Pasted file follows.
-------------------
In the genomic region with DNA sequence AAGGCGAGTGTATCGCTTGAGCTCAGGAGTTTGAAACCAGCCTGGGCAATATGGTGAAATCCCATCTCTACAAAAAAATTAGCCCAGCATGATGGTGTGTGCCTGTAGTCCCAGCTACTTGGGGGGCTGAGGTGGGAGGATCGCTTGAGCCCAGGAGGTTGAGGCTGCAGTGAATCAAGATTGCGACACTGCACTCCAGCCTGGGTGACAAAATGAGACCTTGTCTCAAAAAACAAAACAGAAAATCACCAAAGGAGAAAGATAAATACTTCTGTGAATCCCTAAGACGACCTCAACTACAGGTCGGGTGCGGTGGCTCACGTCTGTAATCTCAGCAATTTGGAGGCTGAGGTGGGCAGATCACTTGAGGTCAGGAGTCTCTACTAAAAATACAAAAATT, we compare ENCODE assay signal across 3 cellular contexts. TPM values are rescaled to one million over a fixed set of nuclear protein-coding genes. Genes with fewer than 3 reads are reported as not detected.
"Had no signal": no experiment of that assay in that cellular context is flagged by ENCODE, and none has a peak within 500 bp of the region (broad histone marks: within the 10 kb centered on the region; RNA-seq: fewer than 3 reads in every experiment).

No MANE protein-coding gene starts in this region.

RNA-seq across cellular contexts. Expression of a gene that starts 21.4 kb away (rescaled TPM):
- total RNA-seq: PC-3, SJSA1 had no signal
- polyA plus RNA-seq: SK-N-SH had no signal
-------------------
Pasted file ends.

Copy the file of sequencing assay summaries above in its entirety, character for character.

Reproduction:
In the genomic region with DNA sequence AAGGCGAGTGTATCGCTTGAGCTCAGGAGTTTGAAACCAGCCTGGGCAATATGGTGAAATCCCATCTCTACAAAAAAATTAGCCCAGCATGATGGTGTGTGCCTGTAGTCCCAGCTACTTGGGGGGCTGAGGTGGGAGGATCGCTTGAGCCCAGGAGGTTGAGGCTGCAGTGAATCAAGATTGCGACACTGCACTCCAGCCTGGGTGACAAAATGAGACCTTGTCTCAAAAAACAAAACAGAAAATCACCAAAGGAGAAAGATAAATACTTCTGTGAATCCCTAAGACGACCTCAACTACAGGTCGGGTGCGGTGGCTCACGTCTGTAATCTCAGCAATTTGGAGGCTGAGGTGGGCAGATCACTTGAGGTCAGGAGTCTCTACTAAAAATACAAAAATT, we compare ENCODE assay signal across 3 cellular contexts. TPM values are rescaled to one million over a fixed set of nuclear protein-coding genes. Genes with fewer than 3 reads are reported as not detected.
"Had no signal": no experiment of that assay in that cellular context is flagged by ENCODE, and none has a peak within 500 bp of the region (broad histone marks: within the 10 kb centered on the region; RNA-seq: fewer than 3 reads in every experiment).

No MANE protein-coding gene starts in this region.

RNA-seq across cellular contexts. Expression of a gene that starts 21.4 kb away (rescaled TPM):
- total RNA-seq: PC-3, SJSA1 had no signal
- polyA plus RNA-seq: SK-N-SH had no signal